Previously, we discussed extended return statements. For most types, extended return statements are no big deal — it's just syntactic sugar. But for limited types, this syntax is almost essential:
The return statement here is illegal, because
Result is local to
Make_Task, and returning it would involve a copy, which makes no
sense (which is why task types are limited). Since Ada 2005, we can write
constructor functions for task types:
If we call it like this:
Result is created in place in
temporarily considered local to
Make_Task during the
-- some statements part, but as soon as
the task becomes more global.
My_Task really are
one and the same object.
When returning a task from a function, it is activated after the function
-- some statements part had better not try to call one
of the task's entries, because that would deadlock. That is, the entry
call would wait until the task reaches an accept statement, which will
never happen, because the task will never be activated.
Other usages of extended return statements
extended_return_statement was added to the language
specifically to support limited constructor functions, it comes in handy
whenever you want a local name for the function result:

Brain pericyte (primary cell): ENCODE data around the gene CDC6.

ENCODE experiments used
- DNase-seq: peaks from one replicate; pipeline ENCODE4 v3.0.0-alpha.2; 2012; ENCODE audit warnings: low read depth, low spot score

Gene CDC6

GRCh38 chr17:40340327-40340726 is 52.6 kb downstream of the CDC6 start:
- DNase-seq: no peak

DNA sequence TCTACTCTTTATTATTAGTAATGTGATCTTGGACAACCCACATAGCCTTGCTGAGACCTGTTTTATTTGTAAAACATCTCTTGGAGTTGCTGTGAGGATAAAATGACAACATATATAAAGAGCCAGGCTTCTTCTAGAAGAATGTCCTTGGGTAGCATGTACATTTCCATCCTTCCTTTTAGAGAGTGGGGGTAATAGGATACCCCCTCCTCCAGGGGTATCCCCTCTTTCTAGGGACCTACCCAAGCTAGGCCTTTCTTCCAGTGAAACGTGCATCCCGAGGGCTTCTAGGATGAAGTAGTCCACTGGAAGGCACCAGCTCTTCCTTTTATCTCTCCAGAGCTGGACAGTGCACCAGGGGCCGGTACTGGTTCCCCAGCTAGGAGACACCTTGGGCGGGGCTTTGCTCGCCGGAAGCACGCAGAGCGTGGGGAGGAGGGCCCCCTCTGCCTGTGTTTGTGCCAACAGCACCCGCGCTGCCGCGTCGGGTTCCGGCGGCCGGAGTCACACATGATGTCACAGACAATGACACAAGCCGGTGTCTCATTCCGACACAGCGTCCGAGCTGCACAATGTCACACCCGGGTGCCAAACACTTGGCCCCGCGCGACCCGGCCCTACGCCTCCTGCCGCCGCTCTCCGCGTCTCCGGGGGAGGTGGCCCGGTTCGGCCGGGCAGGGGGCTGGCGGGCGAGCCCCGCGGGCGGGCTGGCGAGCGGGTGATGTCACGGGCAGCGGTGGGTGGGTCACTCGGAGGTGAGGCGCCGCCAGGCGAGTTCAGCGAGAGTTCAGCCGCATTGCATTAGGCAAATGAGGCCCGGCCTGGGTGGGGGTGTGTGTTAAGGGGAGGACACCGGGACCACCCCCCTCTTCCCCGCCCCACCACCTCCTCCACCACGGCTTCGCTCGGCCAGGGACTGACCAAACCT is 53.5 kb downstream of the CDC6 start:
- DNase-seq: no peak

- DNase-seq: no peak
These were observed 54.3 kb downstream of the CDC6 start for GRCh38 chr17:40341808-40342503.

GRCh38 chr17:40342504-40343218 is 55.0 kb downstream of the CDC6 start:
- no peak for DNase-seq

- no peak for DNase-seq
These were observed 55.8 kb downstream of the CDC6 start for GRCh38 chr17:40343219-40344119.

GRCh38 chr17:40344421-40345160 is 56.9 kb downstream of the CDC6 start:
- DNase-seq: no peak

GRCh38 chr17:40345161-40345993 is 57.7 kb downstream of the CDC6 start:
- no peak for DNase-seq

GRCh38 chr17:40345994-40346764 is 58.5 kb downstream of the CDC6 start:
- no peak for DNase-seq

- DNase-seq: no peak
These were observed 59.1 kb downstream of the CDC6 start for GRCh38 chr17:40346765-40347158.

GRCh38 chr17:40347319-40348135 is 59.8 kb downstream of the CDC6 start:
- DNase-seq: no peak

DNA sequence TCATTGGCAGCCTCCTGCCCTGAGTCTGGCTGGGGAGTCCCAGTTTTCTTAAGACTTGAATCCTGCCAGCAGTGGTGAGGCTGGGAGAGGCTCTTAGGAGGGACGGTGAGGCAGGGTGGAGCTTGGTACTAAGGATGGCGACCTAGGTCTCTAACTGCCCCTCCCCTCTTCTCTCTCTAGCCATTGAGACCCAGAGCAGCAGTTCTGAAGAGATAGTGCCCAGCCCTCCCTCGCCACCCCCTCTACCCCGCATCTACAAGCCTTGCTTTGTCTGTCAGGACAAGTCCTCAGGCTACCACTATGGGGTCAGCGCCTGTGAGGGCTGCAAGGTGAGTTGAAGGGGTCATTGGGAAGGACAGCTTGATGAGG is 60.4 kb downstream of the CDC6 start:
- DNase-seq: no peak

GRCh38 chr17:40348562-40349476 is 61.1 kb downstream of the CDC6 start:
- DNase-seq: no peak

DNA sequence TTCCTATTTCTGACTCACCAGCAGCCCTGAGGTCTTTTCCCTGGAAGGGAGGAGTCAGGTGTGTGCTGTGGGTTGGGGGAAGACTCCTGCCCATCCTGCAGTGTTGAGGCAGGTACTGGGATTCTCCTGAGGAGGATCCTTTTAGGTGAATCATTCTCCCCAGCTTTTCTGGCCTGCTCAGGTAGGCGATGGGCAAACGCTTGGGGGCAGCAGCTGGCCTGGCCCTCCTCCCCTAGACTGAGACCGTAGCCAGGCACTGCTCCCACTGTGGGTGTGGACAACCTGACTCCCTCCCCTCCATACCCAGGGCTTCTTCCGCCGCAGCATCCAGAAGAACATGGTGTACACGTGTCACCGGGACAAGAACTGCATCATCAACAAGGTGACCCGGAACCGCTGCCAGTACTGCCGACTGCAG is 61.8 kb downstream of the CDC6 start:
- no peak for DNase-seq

Building objects from constructors
This section was originally written by Robert A. Duff and published as Gem #11: Limited Types in Ada 2005.
We've earlier seen examples of constructor functions for limited types similar to this:
It is useful to consider the various contexts in which these functions may be called. We've already seen things like:
in which case the limited object is built directly in a standalone object. This object will be finalized whenever the surrounding scope is left.
We can also do:
Here, the result of the function is built directly in the formal parameter
X will be finalized as soon as we
We can allocate initialized objects on the heap:
The result of the function is built directly in the heap-allocated object,
which will be finalized when the scope of
T_Ref is left (long after
We can create another limited type with a component of type
use an aggregate:
As usual, the function results are built in place, directly in
Outer_Obj.That, with no copying involved.
The one case where we cannot call such constructor functions is in an assignment statement:
which is illegal because assignment statements involve copying. Likewise, we can't copy a limited object into some other object:
This section was originally written by Robert A. Duff and published as Gem #12: Limited Types in Ada 2005.
Prior to Ada 2005, the following style was common:
Object_100 to be a default-initialized
Count equal to
100. It's a little bit annoying that we had
to write the default values
False twice. What if we
change our mind about
Red, and forget to change it in all the
Since Ada 2005, the
<> notation comes to the rescue. If we want to
100, but initialize
Is_Gnarly to their defaults", we can do this:
On the other hand, if we want to say, "make
but initialize all other components, including the ones we might add next
week, to their defaults", we can do this:
Note that if we add a component
Glorp : Integer; to type
others case leaves
Glorp undefined just as this
code would do:
Therefore, you should be careful and think twice before using